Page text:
Why did Ms. Hill, in 1998, dismiss the sexual misconduct allegations against Bill Clinton because, in her words, there were “larger issues than just individual behavior?” She suggested Clinton was still “our best bet, not withstanding some behavior we might dislike.” Does she still agree that someone’s political positions are more important than their personal conduct? 

Indeed, over the past 25 years, Anita Hill has emerged as a prominent supporter of the Democratic Party, repeatedly coming to the defense of Clinton when he was accused of sexual harassment (a charge which he ended up paying Paula Jones $850,000 to settle) and assault — worse than anything ever alleged against Thomas.

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4.) Anita Hill’s corroborating witness was fired by Clarence Thomas for using a homophobic slur.
Why does the film (or at least the script I reviewed) claim that Republicans blocked an allegedly corroborating witness from testifying? In truth, Angela Wright (played by Jennifer Hudson) made the decision not to testify on the advice of her lawyer, and Democrats in the Senate welcomed that decision because Ms. Wright had serious credibility problems. 

For one thing, Thomas fired her for reportedly using the derogatory term “faggot” against a gay co-worker with AIDS. For another, a friend of Wright’s told the FBI that Wright was still angry at Thomas years later and wanted to “get him back.” To top it off, she had made similar vindictive and baseless attacks against a previous supervisor when that supervisor was undergoing senate confirmation hearings.   

5.) A dozen women came forward to testify under oath in Thomas’s defense; none of Anita Hill’s coworkers did the same for her.
Why doesn’t the film show the dozen women, including many who worked with both Clarence Thomas and Anita Hill at the time, who said they didn’t believe Anita Hill? One said in an affidavit that she found Hill’s claims “totally preposterous.” Another said: “Based on my observation of their interactions I have no reason to believe that Professor Hill was being sexually harassed.”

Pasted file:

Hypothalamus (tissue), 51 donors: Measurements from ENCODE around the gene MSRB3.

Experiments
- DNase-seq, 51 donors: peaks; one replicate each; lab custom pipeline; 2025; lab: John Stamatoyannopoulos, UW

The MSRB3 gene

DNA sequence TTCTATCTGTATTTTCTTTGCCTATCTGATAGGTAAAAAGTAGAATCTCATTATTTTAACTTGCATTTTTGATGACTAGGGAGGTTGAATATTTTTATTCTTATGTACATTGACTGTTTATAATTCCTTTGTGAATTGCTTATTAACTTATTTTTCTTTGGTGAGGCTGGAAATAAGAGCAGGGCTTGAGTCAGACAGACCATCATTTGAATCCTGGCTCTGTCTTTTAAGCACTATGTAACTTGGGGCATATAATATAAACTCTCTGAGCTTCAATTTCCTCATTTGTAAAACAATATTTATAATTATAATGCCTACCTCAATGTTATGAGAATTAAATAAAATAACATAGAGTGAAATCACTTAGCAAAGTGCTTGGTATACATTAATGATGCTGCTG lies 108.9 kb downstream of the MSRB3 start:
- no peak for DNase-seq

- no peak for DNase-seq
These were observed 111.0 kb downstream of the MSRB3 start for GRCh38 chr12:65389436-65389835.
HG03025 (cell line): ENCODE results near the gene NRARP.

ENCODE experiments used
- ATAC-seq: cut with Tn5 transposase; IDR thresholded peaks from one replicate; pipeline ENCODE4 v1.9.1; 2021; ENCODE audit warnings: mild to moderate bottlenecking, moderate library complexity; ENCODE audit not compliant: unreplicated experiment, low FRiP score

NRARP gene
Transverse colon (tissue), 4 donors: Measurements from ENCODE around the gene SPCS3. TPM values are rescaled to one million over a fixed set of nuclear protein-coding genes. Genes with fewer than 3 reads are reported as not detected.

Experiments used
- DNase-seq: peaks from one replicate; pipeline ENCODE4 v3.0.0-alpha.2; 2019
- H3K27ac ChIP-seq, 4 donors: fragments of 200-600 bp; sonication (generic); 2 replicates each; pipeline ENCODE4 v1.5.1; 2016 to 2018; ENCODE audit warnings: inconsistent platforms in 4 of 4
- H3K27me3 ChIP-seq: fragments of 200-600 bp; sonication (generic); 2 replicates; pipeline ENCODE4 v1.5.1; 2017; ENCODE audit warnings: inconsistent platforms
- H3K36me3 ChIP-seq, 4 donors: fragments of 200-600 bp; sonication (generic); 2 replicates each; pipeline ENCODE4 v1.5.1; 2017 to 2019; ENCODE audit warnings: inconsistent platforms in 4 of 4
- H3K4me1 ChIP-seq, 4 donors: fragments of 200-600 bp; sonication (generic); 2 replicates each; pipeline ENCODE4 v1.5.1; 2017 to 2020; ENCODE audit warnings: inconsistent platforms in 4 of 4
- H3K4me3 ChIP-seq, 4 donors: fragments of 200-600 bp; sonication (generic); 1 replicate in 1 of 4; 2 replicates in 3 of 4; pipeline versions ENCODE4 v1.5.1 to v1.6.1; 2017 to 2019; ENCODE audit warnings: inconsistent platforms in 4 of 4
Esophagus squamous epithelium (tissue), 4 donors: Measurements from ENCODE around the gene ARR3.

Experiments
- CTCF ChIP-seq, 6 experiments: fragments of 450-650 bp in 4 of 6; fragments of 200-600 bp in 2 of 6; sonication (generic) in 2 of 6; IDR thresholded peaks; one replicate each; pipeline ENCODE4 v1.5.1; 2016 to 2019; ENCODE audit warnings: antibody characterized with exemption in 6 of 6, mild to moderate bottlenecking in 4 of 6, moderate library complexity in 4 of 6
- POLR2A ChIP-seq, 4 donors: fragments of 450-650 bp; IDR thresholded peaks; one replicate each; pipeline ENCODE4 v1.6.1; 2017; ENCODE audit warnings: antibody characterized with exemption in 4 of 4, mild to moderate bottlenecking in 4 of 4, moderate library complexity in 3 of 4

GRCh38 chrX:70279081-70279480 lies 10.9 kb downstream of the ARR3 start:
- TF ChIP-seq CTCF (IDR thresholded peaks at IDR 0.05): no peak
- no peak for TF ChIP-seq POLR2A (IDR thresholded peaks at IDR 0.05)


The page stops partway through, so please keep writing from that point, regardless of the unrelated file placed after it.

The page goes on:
6.) Anita Hill was unwilling to face Thomas as a named accuser.
When Anita Hill first made her charge against Thomas, why did she demand anonymity so that Thomas could not even know the name of his accuser to defend himself? After claiming in her memoirs that she was waiting the entire summer for the FBI to interview her about Thomas’ alleged conduct, why did Ms. Hill repeatedly refuse to submit to an FBI interview? 

HBO avoids these and other tough questions that destroy Anita Hill’s fragile narrative. HBO picked a fairy tale over a real examination of the facts. But then, I guess that isn’t that surprising for a network that enjoys such success with fantasy. 

HBO’s Anita Hill film is about as realistic as its “Game of Thrones.” 

Mark Paoletta practices law in Washington, D.C. He served in the Bush 41 White House Counsel’s Office during the Thomas confirmation hearings and as a chief investigative counsel for the House Energy & Commerce Committee for a decade.